Cheap eats in Yorkville? Yes, it’s possible. Flo’s is the real deal, boasting flashback details like a jukebox and 50s wrap-around bar. The patio provides prime people-watching (and celeb-spotting) opportunities from a second floor vantage point. Dominating the menu are diner classics like classic egg-bread grilled cheese (5 different varieties) and too many brunch-y items to count. Crunchy, tangy coleslaw is a perfect match for stick-to-your-ribs fish and chips. More »
BQM’s third location adds more competition to the downtown gourmet burger market. Did we really need it? Yes, yes we did. Classic burgers grow up with contemporary toppings like pineapple and Portobello. The beef is local and naturally-raised, too. This is greasy spoon goodness without the grease. Amp up the retro-factor. Order a glass-bottle pop and share a tandem sip (two straws, please!) in one of BQM’s cute mini booths. Dreamy! More »
The original 40s signage still boasts 40-cent milkshakes. Those were the days (or so I hear). A milkshake will actually cost you more in 2010, but not a lot. Perfect over-easy eggs accompany a ridiculously cheap diner breakfast (and the fruit isn’t just a garnish here). My server has a certain Edith Bunker quality. She loudly calls me “hun” while refilling my complimentary coffee (and I like it). Lunch and dinner offerings are typical, with occasional nods to the owner's Indian roots. More »
At first glance, the staff at Avenue Diner may appear gruff. In reality, they are marshmallow-y and attentive, smiling often at our toddler companion. The Avenue feels like the real thing, right down to the cash-only policy. Collectibles and soda-pop paraphernalia serve as decor along the narrow space (far out!). Basic breakfasts include more-than-generous peameal servings and frequent coffee refills. More »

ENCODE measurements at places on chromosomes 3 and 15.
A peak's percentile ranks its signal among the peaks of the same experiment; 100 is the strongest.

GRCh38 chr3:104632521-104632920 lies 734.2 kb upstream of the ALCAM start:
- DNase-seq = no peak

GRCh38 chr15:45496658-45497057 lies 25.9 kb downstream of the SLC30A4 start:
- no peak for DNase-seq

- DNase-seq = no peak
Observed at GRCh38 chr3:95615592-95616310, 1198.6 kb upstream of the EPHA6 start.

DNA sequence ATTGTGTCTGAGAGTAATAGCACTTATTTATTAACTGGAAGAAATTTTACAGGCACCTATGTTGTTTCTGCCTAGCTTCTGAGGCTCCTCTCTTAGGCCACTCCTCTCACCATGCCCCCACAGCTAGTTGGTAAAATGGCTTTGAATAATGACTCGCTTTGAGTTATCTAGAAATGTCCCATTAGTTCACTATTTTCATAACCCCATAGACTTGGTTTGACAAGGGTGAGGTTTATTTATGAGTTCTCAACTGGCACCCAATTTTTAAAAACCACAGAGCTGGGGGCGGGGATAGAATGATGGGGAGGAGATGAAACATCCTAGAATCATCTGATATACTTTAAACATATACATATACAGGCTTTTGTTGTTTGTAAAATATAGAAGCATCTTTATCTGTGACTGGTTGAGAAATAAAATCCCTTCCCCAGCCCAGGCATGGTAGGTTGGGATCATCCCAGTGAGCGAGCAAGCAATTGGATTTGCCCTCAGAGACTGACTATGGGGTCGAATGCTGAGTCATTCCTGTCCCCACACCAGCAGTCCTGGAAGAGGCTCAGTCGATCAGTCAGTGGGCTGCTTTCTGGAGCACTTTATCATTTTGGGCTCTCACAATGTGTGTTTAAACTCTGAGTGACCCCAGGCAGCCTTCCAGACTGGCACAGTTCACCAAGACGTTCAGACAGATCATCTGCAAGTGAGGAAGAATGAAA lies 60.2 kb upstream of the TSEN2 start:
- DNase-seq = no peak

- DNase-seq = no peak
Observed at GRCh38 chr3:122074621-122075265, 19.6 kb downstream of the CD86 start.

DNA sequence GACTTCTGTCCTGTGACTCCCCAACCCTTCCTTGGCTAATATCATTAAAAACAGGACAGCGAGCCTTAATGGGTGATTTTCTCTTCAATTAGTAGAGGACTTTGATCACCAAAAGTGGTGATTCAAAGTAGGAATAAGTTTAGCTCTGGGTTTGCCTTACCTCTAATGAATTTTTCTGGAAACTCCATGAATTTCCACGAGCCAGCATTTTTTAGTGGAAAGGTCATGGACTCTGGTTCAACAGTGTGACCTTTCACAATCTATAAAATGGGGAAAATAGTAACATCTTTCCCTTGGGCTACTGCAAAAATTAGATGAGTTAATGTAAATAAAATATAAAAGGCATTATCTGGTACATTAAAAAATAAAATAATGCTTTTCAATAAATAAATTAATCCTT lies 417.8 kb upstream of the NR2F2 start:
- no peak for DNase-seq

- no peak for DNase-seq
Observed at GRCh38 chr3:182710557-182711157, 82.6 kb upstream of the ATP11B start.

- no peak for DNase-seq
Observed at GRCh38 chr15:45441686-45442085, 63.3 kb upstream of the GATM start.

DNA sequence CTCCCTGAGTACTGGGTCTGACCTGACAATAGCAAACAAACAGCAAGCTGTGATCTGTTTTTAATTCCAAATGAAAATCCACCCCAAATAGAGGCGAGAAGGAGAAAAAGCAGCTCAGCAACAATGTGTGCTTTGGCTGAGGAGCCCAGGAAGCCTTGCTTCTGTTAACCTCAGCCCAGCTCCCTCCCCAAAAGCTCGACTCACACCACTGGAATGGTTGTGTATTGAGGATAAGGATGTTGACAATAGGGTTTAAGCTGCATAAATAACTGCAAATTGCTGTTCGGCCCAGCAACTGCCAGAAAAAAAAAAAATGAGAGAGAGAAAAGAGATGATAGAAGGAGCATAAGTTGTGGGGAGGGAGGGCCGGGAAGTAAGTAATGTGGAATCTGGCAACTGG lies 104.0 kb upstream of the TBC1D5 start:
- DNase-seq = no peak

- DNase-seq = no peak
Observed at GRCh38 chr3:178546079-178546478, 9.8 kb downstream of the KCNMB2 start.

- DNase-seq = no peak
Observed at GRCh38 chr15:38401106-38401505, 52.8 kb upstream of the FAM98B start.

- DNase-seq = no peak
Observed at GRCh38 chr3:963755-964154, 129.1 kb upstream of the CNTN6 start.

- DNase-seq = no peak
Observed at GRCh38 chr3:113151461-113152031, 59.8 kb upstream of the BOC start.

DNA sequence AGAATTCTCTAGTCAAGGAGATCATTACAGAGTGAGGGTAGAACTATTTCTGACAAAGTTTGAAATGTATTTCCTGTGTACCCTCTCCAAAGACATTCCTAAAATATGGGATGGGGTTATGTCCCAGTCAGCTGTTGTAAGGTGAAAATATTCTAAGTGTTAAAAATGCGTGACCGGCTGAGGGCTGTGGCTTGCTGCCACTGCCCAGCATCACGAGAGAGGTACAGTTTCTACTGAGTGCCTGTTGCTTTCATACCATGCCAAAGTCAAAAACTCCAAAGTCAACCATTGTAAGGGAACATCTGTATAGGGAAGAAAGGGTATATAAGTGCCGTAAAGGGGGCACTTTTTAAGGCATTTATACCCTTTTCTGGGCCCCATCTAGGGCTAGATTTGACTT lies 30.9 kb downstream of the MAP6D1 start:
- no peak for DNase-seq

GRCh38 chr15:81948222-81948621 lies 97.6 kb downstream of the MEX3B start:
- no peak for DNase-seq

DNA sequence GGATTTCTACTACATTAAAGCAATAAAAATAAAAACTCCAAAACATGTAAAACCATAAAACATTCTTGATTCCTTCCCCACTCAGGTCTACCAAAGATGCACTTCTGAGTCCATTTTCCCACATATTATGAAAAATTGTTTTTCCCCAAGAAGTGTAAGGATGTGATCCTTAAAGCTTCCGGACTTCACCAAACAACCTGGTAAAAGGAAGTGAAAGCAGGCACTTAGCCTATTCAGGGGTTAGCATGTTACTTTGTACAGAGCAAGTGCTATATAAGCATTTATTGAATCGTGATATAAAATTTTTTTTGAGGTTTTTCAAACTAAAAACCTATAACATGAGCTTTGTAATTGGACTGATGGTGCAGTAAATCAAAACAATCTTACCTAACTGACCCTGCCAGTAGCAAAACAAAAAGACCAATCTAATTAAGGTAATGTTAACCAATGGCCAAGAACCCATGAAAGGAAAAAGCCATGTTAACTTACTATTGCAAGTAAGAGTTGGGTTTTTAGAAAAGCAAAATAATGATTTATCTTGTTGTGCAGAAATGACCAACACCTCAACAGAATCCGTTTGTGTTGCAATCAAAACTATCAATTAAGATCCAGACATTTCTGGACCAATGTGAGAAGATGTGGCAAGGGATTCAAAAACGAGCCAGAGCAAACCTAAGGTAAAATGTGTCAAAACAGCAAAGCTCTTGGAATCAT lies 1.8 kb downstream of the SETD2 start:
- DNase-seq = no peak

As Leslieville continues to undergo an extensive makeover, it’s comforting to know that good-value no-frills home-cookin’ can be had in the ‘hood. Don’t expect fancy extras. However, delightful hot turkey sandwiches (a la post-Thanksgiving midnight snacking) may induce homesickness – this could very well be soul food. Greek influences make an appearance on the menu, thanks to the owner's family heritage. More »
My brunch date fancies herself a Western Omelette expert and is impressed by the fluffiness and generous helpings of ham and veggies. The requisite side potatoes that arrive with my two-egg breakfast are delicately spiced and not too greasy. Our fruit is served in a parfait glass (it’s all in the details). Chew Chew’s Diner is built around an open kitchen that encourages chatting with the gregarious and humble cook staff. I am impressed by service that strikes the perfect balance. Attentive without being intrusive. More »
Your eccentric grandmother’s living room was refurbished as a family restaurant. I’m not kidding. The mismatched pottery and potpourri-style decor is right up Nan’s alley. It manages to be quite charming, though. Upper Beach locals flock to King’s (filling it to capacity on a weekday morning) to score a breakfast for two including coffee and tip for less than twenty bucks. Overstuffed omelettes are incredibly cheap, and daily specials are abundant. More »